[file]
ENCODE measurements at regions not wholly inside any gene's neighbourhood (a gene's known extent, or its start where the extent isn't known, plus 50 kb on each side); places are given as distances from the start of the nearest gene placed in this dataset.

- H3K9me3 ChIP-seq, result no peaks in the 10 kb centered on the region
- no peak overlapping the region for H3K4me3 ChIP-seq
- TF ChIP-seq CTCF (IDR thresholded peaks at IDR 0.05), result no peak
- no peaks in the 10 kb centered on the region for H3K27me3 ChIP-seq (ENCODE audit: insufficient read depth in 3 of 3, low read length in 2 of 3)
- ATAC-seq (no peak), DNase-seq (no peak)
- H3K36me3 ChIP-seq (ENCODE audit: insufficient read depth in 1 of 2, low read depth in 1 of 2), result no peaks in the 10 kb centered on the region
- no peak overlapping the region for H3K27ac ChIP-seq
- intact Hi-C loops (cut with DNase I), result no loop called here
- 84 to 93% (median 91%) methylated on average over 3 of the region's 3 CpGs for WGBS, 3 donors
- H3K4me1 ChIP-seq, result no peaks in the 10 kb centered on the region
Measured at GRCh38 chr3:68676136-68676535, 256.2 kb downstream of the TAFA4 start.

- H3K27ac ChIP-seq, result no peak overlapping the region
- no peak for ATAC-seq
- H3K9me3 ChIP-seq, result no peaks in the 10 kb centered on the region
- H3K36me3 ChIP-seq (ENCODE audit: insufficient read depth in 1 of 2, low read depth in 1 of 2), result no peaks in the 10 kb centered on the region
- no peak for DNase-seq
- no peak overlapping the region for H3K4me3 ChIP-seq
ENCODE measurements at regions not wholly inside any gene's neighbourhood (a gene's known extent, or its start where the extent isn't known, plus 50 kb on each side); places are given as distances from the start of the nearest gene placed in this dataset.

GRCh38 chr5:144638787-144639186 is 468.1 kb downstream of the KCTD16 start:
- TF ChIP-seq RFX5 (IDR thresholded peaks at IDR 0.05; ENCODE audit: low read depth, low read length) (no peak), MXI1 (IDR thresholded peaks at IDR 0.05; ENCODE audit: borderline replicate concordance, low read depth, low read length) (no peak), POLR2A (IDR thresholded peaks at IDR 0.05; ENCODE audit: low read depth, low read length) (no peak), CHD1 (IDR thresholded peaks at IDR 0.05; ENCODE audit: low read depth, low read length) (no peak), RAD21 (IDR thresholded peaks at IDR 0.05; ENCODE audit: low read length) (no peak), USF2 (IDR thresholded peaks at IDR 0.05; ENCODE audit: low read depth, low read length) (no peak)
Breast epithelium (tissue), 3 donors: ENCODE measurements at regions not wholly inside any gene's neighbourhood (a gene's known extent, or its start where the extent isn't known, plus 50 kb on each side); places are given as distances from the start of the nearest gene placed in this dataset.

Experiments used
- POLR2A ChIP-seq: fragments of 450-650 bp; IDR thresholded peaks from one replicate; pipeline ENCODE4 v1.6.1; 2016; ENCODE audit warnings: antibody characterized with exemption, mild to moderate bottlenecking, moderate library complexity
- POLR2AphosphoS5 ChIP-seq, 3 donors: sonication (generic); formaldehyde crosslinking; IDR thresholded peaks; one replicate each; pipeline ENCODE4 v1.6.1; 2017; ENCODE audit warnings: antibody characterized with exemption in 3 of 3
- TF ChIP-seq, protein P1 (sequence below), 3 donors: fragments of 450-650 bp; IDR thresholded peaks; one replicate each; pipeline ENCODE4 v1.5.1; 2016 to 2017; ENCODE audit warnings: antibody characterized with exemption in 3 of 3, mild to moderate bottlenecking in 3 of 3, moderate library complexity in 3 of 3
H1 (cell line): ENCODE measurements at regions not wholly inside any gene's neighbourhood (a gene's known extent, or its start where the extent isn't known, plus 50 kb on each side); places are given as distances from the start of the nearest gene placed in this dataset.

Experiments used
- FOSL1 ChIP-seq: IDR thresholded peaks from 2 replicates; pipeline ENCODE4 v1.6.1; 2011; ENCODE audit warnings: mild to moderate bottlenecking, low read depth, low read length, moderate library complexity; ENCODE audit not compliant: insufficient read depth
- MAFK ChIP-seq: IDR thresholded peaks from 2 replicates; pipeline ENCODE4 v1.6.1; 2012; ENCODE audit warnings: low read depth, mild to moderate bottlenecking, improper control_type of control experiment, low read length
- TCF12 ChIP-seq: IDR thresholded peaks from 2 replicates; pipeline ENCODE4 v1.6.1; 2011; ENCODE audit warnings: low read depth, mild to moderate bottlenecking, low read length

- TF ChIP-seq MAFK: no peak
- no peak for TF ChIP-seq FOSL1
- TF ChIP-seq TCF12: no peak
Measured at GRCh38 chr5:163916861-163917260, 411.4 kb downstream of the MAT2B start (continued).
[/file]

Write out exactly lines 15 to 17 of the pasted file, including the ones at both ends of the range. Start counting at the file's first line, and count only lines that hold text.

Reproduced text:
- H3K9me3 ChIP-seq, result no peaks in the 10 kb centered on the region
- H3K36me3 ChIP-seq (ENCODE audit: insufficient read depth in 1 of 2, low read depth in 1 of 2), result no peaks in the 10 kb centered on the region
- no peak for DNase-seq